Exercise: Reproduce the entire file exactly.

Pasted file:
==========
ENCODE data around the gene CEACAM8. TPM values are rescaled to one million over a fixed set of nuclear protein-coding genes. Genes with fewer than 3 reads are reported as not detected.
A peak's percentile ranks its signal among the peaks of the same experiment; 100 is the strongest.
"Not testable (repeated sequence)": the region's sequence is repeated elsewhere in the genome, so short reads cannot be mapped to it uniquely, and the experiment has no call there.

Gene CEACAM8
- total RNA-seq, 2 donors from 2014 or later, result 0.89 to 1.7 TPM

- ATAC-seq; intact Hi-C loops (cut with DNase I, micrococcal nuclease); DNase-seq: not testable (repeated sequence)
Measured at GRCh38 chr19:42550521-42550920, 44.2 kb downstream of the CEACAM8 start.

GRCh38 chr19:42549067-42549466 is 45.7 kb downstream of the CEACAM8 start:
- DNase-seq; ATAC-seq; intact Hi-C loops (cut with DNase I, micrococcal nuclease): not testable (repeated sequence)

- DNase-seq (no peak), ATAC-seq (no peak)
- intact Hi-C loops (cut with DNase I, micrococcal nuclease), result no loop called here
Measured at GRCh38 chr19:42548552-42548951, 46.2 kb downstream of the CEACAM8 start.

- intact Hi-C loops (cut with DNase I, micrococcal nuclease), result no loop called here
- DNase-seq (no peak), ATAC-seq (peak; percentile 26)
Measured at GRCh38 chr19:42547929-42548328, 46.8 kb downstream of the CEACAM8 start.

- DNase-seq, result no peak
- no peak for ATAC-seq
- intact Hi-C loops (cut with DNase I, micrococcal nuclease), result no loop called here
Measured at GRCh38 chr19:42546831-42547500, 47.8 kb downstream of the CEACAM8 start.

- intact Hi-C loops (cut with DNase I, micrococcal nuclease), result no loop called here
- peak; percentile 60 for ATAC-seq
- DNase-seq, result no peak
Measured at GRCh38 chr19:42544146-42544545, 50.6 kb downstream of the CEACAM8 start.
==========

ENCODE data around the gene CEACAM8. TPM values are rescaled to one million over a fixed set of nuclear protein-coding genes. Genes with fewer than 3 reads are reported as not detected.
A peak's percentile ranks its signal among the peaks of the same experiment; 100 is the strongest.
"Not testable (repeated sequence)": the region's sequence is repeated elsewhere in the genome, so short reads cannot be mapped to it uniquely, and the experiment has no call there.

Gene CEACAM8
- total RNA-seq, 2 donors from 2014 or later, result 0.89 to 1.7 TPM

- ATAC-seq; intact Hi-C loops (cut with DNase I, micrococcal nuclease); DNase-seq: not testable (repeated sequence)
Measured at GRCh38 chr19:42550521-42550920, 44.2 kb downstream of the CEACAM8 start.

GRCh38 chr19:42549067-42549466 is 45.7 kb downstream of the CEACAM8 start:
- DNase-seq; ATAC-seq; intact Hi-C loops (cut with DNase I, micrococcal nuclease): not testable (repeated sequence)

- DNase-seq (no peak), ATAC-seq (no peak)
- intact Hi-C loops (cut with DNase I, micrococcal nuclease), result no loop called here
Measured at GRCh38 chr19:42548552-42548951, 46.2 kb downstream of the CEACAM8 start.

- intact Hi-C loops (cut with DNase I, micrococcal nuclease), result no loop called here
- DNase-seq (no peak), ATAC-seq (peak; percentile 26)
Measured at GRCh38 chr19:42547929-42548328, 46.8 kb downstream of the CEACAM8 start.

- DNase-seq, result no peak
- no peak for ATAC-seq
- intact Hi-C loops (cut with DNase I, micrococcal nuclease), result no loop called here
Measured at GRCh38 chr19:42546831-42547500, 47.8 kb downstream of the CEACAM8 start.

- intact Hi-C loops (cut with DNase I, micrococcal nuclease), result no loop called here
- peak; percentile 60 for ATAC-seq
- DNase-seq, result no peak
Measured at GRCh38 chr19:42544146-42544545, 50.6 kb downstream of the CEACAM8 start.